So, if you were unaware, we (myself, Josh, my parents, and my dad's parents) just got back from Italy. And it. was. AMAZING. It has been a lifelong goal of mine to travel to Italy. I'm not sure where it began, but I have always loved the idea of the history that is there, the laid back yet passionate culture, and of course, there is the food! Joshy declares that he doesn't like Italian food and is glad to be back home for that reason. I for one, am craving it at this jetlagged moment. Spaghetti for breakfast, maybe?
Many have asked for lots of pictures, so I thought this would be the easiest revenue. I took 400+ pictures on my Nikon and only like 800+ on my cell phone. Therefore, I thought it would be easiest to split it up.
In planning our trip to Italy, I decided I could't just go to one place. How could I stay for a week in Rome knowing that Venice was just a couple of hours away, and vice versa? We narrowed down our destinations to Venice, Florence, and Rome and we planned a 9 day adventure (11 total counting travel days) with 3 full days for each city. We landed and Rome and took the Trenitalia (really not so scary as the internet may make you to believe) to Venice and that is where we will begin.
Ah, Venezia. You were my favorite of the 3 cities. You are so charming with your canals, colorful buildings, and open markets. Did I mention no traffic? Even with all of the tourists, you would be surprised at how quiet it is without any vehicles.
Our first day, we did a tour of Doge's Palace- the seat of the Venetian government when Venice was it's own country. If you were unaware (I was), Italy was divided into many different countries until Napoleon invaded. Doge's Palace was where the first democratic government was...trialed? and held many prisoners, as the government was pretty strict. One of the four(?) crimes punishable by death was to pollute the canals. Unfortunately that is not so anymore, and the canals are not the crystal clear waters that they (apparently) once were.
Thus the famous Bridge of Sighs was created. Named so as the prisoners would "sigh" as they saw their last view of beautiful Venice on their way to their execution.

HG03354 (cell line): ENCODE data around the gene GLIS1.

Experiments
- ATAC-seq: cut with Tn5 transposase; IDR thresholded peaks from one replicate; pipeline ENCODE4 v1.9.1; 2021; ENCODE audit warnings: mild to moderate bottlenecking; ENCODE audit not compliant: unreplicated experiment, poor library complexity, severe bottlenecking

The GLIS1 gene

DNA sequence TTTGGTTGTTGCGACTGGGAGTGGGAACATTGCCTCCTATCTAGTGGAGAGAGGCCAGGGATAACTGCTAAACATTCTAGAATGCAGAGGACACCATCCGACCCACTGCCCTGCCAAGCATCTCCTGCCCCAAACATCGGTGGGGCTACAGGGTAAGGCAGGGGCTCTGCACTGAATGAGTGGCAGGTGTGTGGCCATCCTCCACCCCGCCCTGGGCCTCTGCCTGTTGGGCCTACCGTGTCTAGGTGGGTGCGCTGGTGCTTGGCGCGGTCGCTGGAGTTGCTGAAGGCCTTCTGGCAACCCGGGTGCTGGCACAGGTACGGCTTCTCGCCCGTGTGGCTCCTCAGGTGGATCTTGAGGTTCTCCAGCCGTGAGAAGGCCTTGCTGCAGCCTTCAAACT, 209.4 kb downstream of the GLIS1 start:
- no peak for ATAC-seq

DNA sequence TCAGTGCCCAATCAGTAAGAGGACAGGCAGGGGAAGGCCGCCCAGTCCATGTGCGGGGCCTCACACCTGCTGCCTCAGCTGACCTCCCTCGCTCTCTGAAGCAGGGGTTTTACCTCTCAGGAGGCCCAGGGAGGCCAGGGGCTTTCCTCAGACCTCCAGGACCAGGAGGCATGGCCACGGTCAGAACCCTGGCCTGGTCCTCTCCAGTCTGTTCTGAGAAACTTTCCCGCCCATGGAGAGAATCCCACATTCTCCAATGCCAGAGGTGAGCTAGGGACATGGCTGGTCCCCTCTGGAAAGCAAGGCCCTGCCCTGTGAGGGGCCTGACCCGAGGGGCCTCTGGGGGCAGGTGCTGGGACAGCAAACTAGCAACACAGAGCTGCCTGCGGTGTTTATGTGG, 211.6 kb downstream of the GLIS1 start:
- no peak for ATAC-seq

One of the famous cells in Doge's Palace belonged to Casanova and includes a crazy tale of Casanova's daring escape. Pretty interesting stuff!
Just beside Doge's Palace is San Marco's square. That morning was rather rainy and Acqua Alta was in way. I knew about this occurrence of high tide, but didn't realize how often it really happened.
Our first night after a long day of traveling, I thought the platforms pictured above were set aside for people selling things. Turns out they are there for the tourists and Venetians to get from point A to point B.
The evening of our first full day we took a boat tour to Murano and Burano. The two are almost like suburbs to Venice.
Murano is famous for the art of glass blowing. I wish I could've photographed some of the beautiful creations in their shop, but they don't allow photography so that other companies don't steal their innovative ideas. One day when I'm rich, I will have one of their gorgeous chandeliers! I mean, they're only like, tens of thousands of dollars.
Burano is famous for lace making. We were allowed to watch a demonstration by an 80-something year old woman, the youngest of her group that knew the skill and the last to have been taught the skill. Again, this was not allowed to be photographed, wah, wah. Now to learn the art, one must learn it from the lace makers directly.
In my opinion it's also famous for it's brightly colored homes. Supposedly, they were painted so brightly to help sailors find the town in bad weather. Burano is much smaller, around 2,000ish people and seems to be the perfect place for me to relocate, that is if I can get Josh on board.
Our second full day in Venice was a free one. We decided to do some exploring, on foot of course. Venetians, and basically everyone else in Italy, does the majority of their inner-city travel on foot. Did I mention we averaged 6.5 miles walking a day? Some days 8 miles. No wander they can eat all of that pasta and still be itsy-bitsy. Thus, I felt no shame with my pasta eating as well.
I'm not too proud to do the touristy things, but it's nice to get off of the beaten path too. You are not doing Venice right if you do not get a little lost. And that's what I told my family when I convinced them to trust my Venetian navigation skills (hint: you MUST get Trip Advisor app for it's maps!). We visited the Libreria Acqua Alta (pictured above), Rialto Market, and went to the top of the San Marco Square clock tower for the best views in Venice.
We finished the day with a gondola ride down the Grand Canal. FYI for your visit to Venice- gondoliers only sing if you pay them extra. Darn.
So that completed our three day excursion in Venice. If you have any questions about any of the tours we did, I would love to pretend like I know what I'm talking about and give you my tips. I do hope you get to go some day if you have not!